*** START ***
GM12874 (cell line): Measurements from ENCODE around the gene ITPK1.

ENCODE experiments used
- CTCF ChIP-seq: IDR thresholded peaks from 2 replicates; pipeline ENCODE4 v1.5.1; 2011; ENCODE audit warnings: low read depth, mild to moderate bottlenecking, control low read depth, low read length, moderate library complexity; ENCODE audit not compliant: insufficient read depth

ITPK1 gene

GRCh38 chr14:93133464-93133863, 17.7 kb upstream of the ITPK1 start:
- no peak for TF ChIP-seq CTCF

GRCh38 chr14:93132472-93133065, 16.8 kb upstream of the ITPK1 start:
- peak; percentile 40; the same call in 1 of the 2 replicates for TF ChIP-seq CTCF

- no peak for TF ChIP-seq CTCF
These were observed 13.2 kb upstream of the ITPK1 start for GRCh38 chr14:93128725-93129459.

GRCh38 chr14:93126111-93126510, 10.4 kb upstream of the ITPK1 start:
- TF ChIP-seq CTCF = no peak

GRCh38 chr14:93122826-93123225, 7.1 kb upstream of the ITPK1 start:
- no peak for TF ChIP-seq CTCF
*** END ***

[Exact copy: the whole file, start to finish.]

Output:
GM12874 (cell line): Measurements from ENCODE around the gene ITPK1.

ENCODE experiments used
- CTCF ChIP-seq: IDR thresholded peaks from 2 replicates; pipeline ENCODE4 v1.5.1; 2011; ENCODE audit warnings: low read depth, mild to moderate bottlenecking, control low read depth, low read length, moderate library complexity; ENCODE audit not compliant: insufficient read depth

ITPK1 gene

GRCh38 chr14:93133464-93133863, 17.7 kb upstream of the ITPK1 start:
- no peak for TF ChIP-seq CTCF

GRCh38 chr14:93132472-93133065, 16.8 kb upstream of the ITPK1 start:
- peak; percentile 40; the same call in 1 of the 2 replicates for TF ChIP-seq CTCF

- no peak for TF ChIP-seq CTCF
These were observed 13.2 kb upstream of the ITPK1 start for GRCh38 chr14:93128725-93129459.

GRCh38 chr14:93126111-93126510, 10.4 kb upstream of the ITPK1 start:
- TF ChIP-seq CTCF = no peak

GRCh38 chr14:93122826-93123225, 7.1 kb upstream of the ITPK1 start:
- no peak for TF ChIP-seq CTCF